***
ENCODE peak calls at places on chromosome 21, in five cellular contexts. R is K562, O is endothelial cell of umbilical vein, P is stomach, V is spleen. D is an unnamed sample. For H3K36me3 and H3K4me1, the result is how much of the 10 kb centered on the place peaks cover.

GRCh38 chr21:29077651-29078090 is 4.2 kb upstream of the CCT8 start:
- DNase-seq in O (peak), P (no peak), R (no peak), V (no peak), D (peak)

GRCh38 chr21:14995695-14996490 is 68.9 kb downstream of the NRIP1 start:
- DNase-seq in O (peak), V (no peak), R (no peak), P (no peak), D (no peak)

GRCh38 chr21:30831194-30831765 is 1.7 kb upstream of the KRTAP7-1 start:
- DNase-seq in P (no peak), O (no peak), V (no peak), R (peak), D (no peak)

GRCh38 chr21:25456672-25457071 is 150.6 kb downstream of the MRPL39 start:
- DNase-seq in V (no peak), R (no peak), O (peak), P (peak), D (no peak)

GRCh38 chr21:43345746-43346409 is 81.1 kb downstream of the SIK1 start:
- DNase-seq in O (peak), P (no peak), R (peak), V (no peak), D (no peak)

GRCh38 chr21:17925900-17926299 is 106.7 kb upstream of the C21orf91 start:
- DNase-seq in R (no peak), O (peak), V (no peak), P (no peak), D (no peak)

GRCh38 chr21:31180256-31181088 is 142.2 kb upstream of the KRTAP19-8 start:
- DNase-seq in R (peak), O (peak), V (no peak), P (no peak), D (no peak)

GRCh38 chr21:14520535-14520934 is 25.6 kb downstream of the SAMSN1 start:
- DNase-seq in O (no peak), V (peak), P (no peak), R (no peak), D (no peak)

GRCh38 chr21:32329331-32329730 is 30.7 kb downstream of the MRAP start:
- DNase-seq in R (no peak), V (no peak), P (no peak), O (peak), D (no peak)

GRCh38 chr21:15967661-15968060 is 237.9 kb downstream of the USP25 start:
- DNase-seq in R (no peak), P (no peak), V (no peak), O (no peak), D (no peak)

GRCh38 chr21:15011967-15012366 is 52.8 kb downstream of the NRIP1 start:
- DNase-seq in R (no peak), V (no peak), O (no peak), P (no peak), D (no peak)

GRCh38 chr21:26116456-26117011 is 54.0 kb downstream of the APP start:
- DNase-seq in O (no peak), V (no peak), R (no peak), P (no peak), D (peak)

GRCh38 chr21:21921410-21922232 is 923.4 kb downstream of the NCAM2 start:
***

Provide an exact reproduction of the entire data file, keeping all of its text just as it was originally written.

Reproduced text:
ENCODE peak calls at places on chromosome 21, in five cellular contexts. R is K562, O is endothelial cell of umbilical vein, P is stomach, V is spleen. D is an unnamed sample. For H3K36me3 and H3K4me1, the result is how much of the 10 kb centered on the place peaks cover.

GRCh38 chr21:29077651-29078090 is 4.2 kb upstream of the CCT8 start:
- DNase-seq in O (peak), P (no peak), R (no peak), V (no peak), D (peak)

GRCh38 chr21:14995695-14996490 is 68.9 kb downstream of the NRIP1 start:
- DNase-seq in O (peak), V (no peak), R (no peak), P (no peak), D (no peak)

GRCh38 chr21:30831194-30831765 is 1.7 kb upstream of the KRTAP7-1 start:
- DNase-seq in P (no peak), O (no peak), V (no peak), R (peak), D (no peak)

GRCh38 chr21:25456672-25457071 is 150.6 kb downstream of the MRPL39 start:
- DNase-seq in V (no peak), R (no peak), O (peak), P (peak), D (no peak)

GRCh38 chr21:43345746-43346409 is 81.1 kb downstream of the SIK1 start:
- DNase-seq in O (peak), P (no peak), R (peak), V (no peak), D (no peak)

GRCh38 chr21:17925900-17926299 is 106.7 kb upstream of the C21orf91 start:
- DNase-seq in R (no peak), O (peak), V (no peak), P (no peak), D (no peak)

GRCh38 chr21:31180256-31181088 is 142.2 kb upstream of the KRTAP19-8 start:
- DNase-seq in R (peak), O (peak), V (no peak), P (no peak), D (no peak)

GRCh38 chr21:14520535-14520934 is 25.6 kb downstream of the SAMSN1 start:
- DNase-seq in O (no peak), V (peak), P (no peak), R (no peak), D (no peak)

GRCh38 chr21:32329331-32329730 is 30.7 kb downstream of the MRAP start:
- DNase-seq in R (no peak), V (no peak), P (no peak), O (peak), D (no peak)

GRCh38 chr21:15967661-15968060 is 237.9 kb downstream of the USP25 start:
- DNase-seq in R (no peak), P (no peak), V (no peak), O (no peak), D (no peak)

GRCh38 chr21:15011967-15012366 is 52.8 kb downstream of the NRIP1 start:
- DNase-seq in R (no peak), V (no peak), O (no peak), P (no peak), D (no peak)

GRCh38 chr21:26116456-26117011 is 54.0 kb downstream of the APP start:
- DNase-seq in O (no peak), V (no peak), R (no peak), P (no peak), D (peak)

GRCh38 chr21:21921410-21922232 is 923.4 kb downstream of the NCAM2 start: